Fortunately for Zaidi, Bush was at the nadir of his popularity and became a butt of ridicule, even though he ducked the shoes magnificently. Bush even joked about the incident in his characteristic bushy way. Sadly, for Bush, it was Zaidi who became the hero overnight, especially in the Islamic world. There were protests across different countries for him to be released from prison, some one offered him a car, one person his daughter and a Libyan channel offered him a job. Shoeing was not all that bad, after all.

Zaidi had many emulators, sometime back a disgruntled German student Martin Jahnke hurled an old sneaker at Chinese Premier Wen Jiabao.  Shoes have also been chucked at the US consulate in Edinburgh and at the gates of Prime Minister Gordon Brown’s Downing Street office. There was another one hurled at Israel’s ambassador to Sweden as he gave a speech at Stockholm University. And now PC’s name is added to the illustrious list, thanks to a frail Sikh with a bad aim.

The one thing that is common to all these incidents is that all the shoers (the shoe hurlers, so as to say) were unable to hit the target even though they had the benefit of surprise element. No leader expects a shoe flying across at him when he is offering platitudes to the world at large. Except for Zaidi, no one else came remotely close to hitting the target. In fact, none of the above seemed to want to hit their targets either.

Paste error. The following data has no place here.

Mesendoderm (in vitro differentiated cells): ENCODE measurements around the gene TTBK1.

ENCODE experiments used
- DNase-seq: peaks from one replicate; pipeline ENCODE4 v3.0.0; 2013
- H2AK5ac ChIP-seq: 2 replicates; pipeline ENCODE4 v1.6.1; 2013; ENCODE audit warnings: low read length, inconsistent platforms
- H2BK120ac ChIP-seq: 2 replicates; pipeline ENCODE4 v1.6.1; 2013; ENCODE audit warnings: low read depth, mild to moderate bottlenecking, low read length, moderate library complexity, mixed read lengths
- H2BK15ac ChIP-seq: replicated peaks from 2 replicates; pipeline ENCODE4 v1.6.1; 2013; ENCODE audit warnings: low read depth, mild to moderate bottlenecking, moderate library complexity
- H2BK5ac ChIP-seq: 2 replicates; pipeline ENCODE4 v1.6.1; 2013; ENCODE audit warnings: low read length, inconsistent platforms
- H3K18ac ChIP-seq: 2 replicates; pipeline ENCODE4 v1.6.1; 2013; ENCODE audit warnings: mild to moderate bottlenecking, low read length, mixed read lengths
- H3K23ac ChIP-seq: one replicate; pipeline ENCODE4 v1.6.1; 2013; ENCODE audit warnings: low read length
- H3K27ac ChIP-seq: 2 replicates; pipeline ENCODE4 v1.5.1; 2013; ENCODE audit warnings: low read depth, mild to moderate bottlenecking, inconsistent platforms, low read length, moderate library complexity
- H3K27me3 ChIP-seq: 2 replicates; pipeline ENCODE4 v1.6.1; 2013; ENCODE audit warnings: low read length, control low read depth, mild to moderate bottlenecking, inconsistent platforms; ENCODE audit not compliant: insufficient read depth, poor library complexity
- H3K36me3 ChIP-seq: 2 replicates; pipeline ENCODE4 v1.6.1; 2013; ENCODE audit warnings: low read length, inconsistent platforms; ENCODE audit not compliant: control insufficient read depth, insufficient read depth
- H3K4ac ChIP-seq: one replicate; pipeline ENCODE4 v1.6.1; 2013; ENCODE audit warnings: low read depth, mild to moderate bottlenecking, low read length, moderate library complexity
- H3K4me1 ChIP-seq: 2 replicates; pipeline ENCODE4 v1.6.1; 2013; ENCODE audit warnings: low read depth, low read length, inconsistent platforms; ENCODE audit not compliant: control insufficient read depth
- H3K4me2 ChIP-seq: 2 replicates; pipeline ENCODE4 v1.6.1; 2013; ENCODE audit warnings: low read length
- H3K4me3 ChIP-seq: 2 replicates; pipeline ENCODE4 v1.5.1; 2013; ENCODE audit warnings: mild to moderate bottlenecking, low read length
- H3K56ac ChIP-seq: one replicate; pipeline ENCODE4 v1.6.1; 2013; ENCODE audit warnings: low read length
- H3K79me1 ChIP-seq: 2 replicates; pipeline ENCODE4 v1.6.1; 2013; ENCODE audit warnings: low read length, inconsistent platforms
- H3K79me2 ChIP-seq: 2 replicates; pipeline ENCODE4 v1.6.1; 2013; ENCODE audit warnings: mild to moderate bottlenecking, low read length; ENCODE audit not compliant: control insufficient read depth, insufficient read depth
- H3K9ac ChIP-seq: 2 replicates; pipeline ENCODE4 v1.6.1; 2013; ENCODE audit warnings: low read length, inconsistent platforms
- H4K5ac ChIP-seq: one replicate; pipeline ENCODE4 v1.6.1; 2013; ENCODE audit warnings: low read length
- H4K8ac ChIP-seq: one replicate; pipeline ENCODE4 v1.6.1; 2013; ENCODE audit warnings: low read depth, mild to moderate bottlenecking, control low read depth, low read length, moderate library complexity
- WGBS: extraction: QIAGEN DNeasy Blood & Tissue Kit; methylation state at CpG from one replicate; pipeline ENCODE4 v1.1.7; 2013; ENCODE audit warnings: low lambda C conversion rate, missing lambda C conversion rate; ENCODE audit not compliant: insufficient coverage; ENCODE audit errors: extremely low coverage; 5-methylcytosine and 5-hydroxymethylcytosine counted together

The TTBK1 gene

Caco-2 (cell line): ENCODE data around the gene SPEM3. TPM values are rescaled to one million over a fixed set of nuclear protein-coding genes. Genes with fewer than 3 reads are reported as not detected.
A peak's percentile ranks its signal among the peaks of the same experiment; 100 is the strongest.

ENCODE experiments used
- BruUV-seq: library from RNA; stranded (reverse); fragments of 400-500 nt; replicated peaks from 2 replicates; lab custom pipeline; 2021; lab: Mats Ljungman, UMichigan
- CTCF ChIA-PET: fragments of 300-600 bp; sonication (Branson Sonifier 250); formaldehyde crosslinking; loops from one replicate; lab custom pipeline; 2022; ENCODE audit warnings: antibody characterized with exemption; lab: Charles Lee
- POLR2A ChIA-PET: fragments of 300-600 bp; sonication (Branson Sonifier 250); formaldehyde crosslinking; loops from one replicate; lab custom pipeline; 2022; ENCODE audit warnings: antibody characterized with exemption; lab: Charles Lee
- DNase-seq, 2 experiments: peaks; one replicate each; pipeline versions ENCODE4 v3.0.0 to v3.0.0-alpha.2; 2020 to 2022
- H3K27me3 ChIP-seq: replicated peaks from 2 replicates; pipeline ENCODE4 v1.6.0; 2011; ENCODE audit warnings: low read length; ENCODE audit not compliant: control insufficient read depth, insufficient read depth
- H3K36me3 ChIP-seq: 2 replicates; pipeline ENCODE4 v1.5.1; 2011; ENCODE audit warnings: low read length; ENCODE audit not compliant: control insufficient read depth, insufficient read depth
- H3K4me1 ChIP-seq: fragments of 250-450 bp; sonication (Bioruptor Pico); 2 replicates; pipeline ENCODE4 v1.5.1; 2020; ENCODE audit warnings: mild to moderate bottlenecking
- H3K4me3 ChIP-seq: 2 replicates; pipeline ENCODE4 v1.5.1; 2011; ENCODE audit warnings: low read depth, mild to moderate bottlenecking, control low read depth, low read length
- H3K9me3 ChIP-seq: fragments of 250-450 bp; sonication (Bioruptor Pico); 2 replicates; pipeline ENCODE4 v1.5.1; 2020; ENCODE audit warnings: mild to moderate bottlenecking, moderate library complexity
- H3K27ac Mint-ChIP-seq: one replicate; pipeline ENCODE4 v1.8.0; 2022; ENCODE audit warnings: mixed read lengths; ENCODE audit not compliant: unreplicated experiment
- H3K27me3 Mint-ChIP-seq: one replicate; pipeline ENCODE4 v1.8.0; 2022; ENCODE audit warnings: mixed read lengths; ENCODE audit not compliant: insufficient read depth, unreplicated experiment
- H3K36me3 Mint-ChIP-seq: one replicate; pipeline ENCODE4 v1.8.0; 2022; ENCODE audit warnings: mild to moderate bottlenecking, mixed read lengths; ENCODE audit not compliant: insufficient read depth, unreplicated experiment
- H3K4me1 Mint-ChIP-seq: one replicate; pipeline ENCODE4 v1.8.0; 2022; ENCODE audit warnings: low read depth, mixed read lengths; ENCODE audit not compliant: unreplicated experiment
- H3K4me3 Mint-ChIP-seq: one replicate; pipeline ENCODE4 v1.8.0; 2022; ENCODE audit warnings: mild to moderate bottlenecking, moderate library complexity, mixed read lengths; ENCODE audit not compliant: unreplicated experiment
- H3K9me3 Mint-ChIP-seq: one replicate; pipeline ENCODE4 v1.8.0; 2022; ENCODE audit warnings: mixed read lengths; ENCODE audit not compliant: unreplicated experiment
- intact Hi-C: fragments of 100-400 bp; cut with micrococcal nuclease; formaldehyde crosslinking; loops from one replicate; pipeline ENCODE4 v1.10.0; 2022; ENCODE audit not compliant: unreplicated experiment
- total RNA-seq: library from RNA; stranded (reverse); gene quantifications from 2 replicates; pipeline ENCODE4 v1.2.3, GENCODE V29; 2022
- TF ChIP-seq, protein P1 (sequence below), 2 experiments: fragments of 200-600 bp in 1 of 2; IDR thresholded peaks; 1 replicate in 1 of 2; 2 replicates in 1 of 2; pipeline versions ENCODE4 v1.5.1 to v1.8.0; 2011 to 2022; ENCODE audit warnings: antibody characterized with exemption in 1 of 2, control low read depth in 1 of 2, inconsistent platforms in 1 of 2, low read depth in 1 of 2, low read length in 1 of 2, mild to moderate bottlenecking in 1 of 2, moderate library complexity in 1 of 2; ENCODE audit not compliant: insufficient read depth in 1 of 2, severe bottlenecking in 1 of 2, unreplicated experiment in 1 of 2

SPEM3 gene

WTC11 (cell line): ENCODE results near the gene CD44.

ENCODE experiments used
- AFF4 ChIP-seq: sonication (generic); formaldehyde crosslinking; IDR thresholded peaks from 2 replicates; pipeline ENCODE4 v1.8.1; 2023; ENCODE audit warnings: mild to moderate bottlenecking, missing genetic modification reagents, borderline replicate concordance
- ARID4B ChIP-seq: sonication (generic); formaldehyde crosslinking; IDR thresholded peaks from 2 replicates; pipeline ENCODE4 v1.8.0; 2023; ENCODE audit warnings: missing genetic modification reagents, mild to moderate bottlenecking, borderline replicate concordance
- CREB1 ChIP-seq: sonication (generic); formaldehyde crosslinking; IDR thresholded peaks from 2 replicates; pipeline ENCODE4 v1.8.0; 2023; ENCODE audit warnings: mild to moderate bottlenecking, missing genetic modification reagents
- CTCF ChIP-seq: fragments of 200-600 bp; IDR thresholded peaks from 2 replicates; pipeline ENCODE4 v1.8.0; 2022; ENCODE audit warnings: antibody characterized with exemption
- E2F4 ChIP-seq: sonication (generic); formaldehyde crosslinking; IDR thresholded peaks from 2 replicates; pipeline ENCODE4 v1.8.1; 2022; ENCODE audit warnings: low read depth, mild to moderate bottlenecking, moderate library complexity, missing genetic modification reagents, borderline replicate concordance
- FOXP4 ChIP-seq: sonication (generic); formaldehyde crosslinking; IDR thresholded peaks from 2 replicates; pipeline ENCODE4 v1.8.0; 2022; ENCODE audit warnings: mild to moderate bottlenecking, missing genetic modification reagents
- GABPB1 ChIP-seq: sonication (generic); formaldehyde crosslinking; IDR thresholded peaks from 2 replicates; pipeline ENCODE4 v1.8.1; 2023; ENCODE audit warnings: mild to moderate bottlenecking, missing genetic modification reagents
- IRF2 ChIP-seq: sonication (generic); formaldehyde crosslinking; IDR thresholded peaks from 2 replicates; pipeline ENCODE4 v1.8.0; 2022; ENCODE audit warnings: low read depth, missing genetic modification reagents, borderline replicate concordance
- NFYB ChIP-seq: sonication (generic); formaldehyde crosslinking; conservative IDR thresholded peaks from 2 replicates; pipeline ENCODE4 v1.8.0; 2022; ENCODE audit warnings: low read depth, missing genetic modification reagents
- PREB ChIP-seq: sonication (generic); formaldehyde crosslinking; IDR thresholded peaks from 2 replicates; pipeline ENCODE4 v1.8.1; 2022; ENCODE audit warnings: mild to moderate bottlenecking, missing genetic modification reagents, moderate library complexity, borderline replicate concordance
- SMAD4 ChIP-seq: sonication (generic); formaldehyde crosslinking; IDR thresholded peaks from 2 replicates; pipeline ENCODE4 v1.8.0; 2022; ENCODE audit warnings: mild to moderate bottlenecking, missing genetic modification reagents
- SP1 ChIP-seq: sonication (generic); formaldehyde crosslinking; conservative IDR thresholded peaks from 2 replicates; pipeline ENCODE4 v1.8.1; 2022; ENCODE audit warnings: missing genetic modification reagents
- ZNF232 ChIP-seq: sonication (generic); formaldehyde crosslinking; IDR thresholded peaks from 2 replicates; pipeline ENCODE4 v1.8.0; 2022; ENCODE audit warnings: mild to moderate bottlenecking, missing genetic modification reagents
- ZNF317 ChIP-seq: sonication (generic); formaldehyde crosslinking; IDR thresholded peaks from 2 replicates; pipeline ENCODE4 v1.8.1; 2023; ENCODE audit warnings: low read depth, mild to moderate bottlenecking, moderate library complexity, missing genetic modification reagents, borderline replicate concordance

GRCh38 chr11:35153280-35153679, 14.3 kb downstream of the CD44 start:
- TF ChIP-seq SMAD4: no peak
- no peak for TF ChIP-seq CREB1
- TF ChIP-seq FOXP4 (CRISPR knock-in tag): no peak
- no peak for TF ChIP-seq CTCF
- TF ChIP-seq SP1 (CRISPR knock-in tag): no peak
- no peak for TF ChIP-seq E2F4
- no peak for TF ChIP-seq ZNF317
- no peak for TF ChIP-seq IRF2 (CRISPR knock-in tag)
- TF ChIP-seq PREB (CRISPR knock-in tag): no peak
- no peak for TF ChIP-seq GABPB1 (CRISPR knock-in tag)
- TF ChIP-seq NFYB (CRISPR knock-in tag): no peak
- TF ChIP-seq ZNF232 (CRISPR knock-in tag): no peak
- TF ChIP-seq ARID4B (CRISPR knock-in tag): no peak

Now that is a real tragedy, after all the shoer will have to pay a dear prize in spite of all the accolades or praises that he receives. Take Zaidi’s case, he has lost 3 years of his life and when he comes out people will be too distracted to bother about a Bush shoer. So is the case with Jahnke. Jarnail Singh meanwhile has been lucky, the country is going through general elections and the no politicians want to be seen as harsh and rude. Thus, PC displayed  gandhigiri by forgiving Singh. All are not so lucky.

Hence, if you are a prospective shoer and want to make a point, ensure that you do a good job of it. What is the use of wasting time behind bars and not even hitting the target? So for all at large, here is a dummy’s guide to shoeing:

Written by Shashwat D.C.

April 8, 2009 at 2:59 am

Online Netajis……

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Political parties of all hues and contours are jumping on to the online bandwagon in pursuit of the Indian voter. Will they succeed or not is the big question on everyone’s mind. Here is a primer.